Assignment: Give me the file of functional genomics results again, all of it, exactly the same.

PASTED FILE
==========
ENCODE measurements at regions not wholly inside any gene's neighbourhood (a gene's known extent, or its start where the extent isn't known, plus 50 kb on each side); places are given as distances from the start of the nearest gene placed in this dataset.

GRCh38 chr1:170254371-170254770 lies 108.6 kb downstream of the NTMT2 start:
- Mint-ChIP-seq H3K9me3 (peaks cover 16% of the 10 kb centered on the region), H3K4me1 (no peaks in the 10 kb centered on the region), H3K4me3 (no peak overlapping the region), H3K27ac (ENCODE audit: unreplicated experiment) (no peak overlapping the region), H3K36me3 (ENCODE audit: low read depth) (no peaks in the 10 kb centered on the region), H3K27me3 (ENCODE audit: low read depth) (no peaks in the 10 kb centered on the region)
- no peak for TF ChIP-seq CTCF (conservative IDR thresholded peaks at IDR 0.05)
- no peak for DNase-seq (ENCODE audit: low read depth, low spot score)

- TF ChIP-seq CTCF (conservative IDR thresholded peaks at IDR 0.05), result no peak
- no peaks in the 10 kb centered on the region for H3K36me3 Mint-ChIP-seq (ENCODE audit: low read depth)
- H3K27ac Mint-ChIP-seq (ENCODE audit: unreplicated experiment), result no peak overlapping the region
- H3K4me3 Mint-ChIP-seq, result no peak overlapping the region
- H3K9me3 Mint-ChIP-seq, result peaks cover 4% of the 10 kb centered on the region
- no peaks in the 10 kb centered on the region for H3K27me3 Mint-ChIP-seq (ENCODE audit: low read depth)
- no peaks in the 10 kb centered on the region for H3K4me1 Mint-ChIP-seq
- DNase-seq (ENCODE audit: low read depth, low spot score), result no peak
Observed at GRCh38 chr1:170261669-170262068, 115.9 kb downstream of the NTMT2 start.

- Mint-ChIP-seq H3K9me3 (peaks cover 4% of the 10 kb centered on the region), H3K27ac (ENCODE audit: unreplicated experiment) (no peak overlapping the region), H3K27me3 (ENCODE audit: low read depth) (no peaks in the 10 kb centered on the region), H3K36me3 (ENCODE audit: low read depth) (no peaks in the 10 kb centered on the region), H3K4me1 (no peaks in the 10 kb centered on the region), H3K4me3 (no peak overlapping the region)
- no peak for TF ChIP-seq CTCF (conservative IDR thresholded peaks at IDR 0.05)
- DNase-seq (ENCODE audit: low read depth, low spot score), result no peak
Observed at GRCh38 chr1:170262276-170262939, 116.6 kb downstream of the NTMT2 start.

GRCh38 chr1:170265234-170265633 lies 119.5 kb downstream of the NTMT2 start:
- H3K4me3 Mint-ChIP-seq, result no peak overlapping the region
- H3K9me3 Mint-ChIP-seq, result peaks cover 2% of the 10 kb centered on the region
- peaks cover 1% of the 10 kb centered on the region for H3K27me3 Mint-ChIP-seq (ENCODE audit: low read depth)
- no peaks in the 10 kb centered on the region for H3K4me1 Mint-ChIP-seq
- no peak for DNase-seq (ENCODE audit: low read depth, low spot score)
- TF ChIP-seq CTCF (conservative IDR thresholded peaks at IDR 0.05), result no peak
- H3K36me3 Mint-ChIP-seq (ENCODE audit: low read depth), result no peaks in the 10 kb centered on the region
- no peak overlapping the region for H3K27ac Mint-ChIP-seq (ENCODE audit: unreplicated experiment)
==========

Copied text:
ENCODE measurements at regions not wholly inside any gene's neighbourhood (a gene's known extent, or its start where the extent isn't known, plus 50 kb on each side); places are given as distances from the start of the nearest gene placed in this dataset.

GRCh38 chr1:170254371-170254770 lies 108.6 kb downstream of the NTMT2 start:
- Mint-ChIP-seq H3K9me3 (peaks cover 16% of the 10 kb centered on the region), H3K4me1 (no peaks in the 10 kb centered on the region), H3K4me3 (no peak overlapping the region), H3K27ac (ENCODE audit: unreplicated experiment) (no peak overlapping the region), H3K36me3 (ENCODE audit: low read depth) (no peaks in the 10 kb centered on the region), H3K27me3 (ENCODE audit: low read depth) (no peaks in the 10 kb centered on the region)
- no peak for TF ChIP-seq CTCF (conservative IDR thresholded peaks at IDR 0.05)
- no peak for DNase-seq (ENCODE audit: low read depth, low spot score)

- TF ChIP-seq CTCF (conservative IDR thresholded peaks at IDR 0.05), result no peak
- no peaks in the 10 kb centered on the region for H3K36me3 Mint-ChIP-seq (ENCODE audit: low read depth)
- H3K27ac Mint-ChIP-seq (ENCODE audit: unreplicated experiment), result no peak overlapping the region
- H3K4me3 Mint-ChIP-seq, result no peak overlapping the region
- H3K9me3 Mint-ChIP-seq, result peaks cover 4% of the 10 kb centered on the region
- no peaks in the 10 kb centered on the region for H3K27me3 Mint-ChIP-seq (ENCODE audit: low read depth)
- no peaks in the 10 kb centered on the region for H3K4me1 Mint-ChIP-seq
- DNase-seq (ENCODE audit: low read depth, low spot score), result no peak
Observed at GRCh38 chr1:170261669-170262068, 115.9 kb downstream of the NTMT2 start.

- Mint-ChIP-seq H3K9me3 (peaks cover 4% of the 10 kb centered on the region), H3K27ac (ENCODE audit: unreplicated experiment) (no peak overlapping the region), H3K27me3 (ENCODE audit: low read depth) (no peaks in the 10 kb centered on the region), H3K36me3 (ENCODE audit: low read depth) (no peaks in the 10 kb centered on the region), H3K4me1 (no peaks in the 10 kb centered on the region), H3K4me3 (no peak overlapping the region)
- no peak for TF ChIP-seq CTCF (conservative IDR thresholded peaks at IDR 0.05)
- DNase-seq (ENCODE audit: low read depth, low spot score), result no peak
Observed at GRCh38 chr1:170262276-170262939, 116.6 kb downstream of the NTMT2 start.

GRCh38 chr1:170265234-170265633 lies 119.5 kb downstream of the NTMT2 start:
- H3K4me3 Mint-ChIP-seq, result no peak overlapping the region
- H3K9me3 Mint-ChIP-seq, result peaks cover 2% of the 10 kb centered on the region
- peaks cover 1% of the 10 kb centered on the region for H3K27me3 Mint-ChIP-seq (ENCODE audit: low read depth)
- no peaks in the 10 kb centered on the region for H3K4me1 Mint-ChIP-seq
- no peak for DNase-seq (ENCODE audit: low read depth, low spot score)
- TF ChIP-seq CTCF (conservative IDR thresholded peaks at IDR 0.05), result no peak
- H3K36me3 Mint-ChIP-seq (ENCODE audit: low read depth), result no peaks in the 10 kb centered on the region
- no peak overlapping the region for H3K27ac Mint-ChIP-seq (ENCODE audit: unreplicated experiment)